Ontology and epistemology
Contextualism views everyday life as involving interconnection and constant change, resulting in unique contexts (Pepper, 1942). This research employs the contextualist view that each case organisation is a whole system that cannot be easily analysed by looking at their individual elements (Pepper, 1942). Rather, contextualism focuses on patterns of activity rather than a set of discrete facts, which tend to be seen as loosely structured and not necessarily governed by systemic or consistent relationships (Tsoukas, 1994). This ontology acknowledges the disorder (including order), change and novelty as key parts of reality. The historic event is the root metaphor for contextualism, understood by its unique quality or wholeness, and the texture or details of that quality, which is impacted by both past and future time.
The quality of a system can be detected through our perception or might be inferred through artefacts such as maps or symbolic systems (Pepper, 1942). Business models are formed through co-constructed narratives and therefore are considered valid artefacts. Contextualism acknowledges that there is some arbitrariness in the co-construction of features of importance. The perception of truth and knowledge depends upon people’s context and perspective that forms and is formed through social interaction. Contextualism therefore tends to be anti-foundational; that is, it does not subscribe to any permanent beliefs about the nature of truth or reality.
Social constructionism can similarly be supported by complexity theory because inquiry relies heavily on narrative and sense-making to understand changes occurring, particularly for more complex and highly connected situations (Snowden & Boone, 2007). It maintains that local people are experts in their own domains and are therefore deemed to be the best and primary source of information on the nature of transitions. Not-for-profits that are starting social enterprises can be expected to be in a state of disequilibrium, and this research considers the insights and constructions of participants as key to understanding the accommodation of a commercial business model and logics, even if they do not generate large-scale generalisations of truth.
As an epistemology, social constructionism argues that all knowledge, even common-sense knowledge is collectively constructed within social interactions (Berger & Luckmann, 1967). Human beings imagine constructs that may take the form of ideologies, which in turn create whole realities (Stacey & Griffin, 2005).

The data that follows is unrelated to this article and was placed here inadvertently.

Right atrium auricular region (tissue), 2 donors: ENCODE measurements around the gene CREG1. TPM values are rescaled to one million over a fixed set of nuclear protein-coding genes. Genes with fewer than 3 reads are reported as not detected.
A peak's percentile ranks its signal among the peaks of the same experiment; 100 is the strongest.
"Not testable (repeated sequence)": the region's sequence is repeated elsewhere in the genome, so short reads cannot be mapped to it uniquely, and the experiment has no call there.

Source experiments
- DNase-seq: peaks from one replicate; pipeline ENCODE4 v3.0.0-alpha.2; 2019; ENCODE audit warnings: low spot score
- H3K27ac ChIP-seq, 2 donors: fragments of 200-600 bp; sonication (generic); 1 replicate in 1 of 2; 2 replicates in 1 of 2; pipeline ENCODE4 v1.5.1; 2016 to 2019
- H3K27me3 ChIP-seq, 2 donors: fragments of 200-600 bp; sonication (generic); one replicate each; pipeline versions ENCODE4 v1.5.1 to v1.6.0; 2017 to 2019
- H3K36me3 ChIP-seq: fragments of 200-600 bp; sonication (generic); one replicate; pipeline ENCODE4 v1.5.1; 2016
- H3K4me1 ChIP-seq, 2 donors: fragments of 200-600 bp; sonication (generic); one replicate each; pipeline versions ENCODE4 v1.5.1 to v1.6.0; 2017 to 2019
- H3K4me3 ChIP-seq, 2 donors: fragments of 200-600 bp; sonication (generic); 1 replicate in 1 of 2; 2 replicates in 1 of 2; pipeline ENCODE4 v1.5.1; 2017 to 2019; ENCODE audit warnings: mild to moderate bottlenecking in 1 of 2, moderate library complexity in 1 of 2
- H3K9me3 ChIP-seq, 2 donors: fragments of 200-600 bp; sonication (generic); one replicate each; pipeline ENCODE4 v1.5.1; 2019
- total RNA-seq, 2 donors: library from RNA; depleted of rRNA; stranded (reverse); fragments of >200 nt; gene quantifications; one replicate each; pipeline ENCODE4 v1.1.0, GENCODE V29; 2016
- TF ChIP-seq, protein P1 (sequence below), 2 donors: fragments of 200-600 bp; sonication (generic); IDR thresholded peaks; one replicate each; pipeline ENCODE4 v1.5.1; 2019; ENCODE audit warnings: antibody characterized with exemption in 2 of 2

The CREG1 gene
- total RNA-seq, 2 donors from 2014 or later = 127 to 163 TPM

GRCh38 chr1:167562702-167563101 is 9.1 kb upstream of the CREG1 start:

Both contextualism and social constructionism see reality as local and emergent, and accept that universal truth or uncontested knowledge is impossible (Lincoln & Guba, 1986). People, including the researcher, can only see the external world through the lens of their experience and knowledge, a mere sliver of the many prismatic views possible (Ellingson, 2011). Collaboration and trust are required between the researcher and participants to process and make sense of such subjective realities and thereby develop confidence in the emerging knowledge.
Consequently, academics seek multiple rich detailed descriptions (Creswell & Miller, 2000) that describe the behaviour and context so that it can be understood by an outsider, and seeks sufficient consistency or agreement to mount a limited but credible view of reality. Some consensus on some issues, approaches or experiences can be achievable at least in a local place limited in time and space (Cilliers, 2002; Dacin, et al., 2011). Where such consensus is feasible, robust reconstructions and conclusions are more likely to be generally considered truthful by participants. A broadly coherent and comprehensive view therefore could conceivably be developed among internal actors of how their not-for-profit developed a social enterprise (Deetz, 2009).
The contextualist and social constructionist research process proposed is comprised of setting a clear research question that asks how the phenomenon occurs, analysing the relevant existing literature and capturing the phenomenon in the natural world in many forms and stories. Then the phenomenon is bracketed through analysis and reconstructed in the order of process or experience. Finally, the findings are contextualised back into the social world as the research participants make comment on the findings.
In summary, contextualism and social constructionism acknowledge that events are real but rely heavily on the views of participants and the researcher to provide or construct the most credible representation of what it takes to develop a social enterprise by a not-for-profit. This research has sought to faithfully clarify, richly describe and astutely distil people’s context and perspective on the development of social enterprises over time in a way that is useful for understanding but is not necessarily universally true.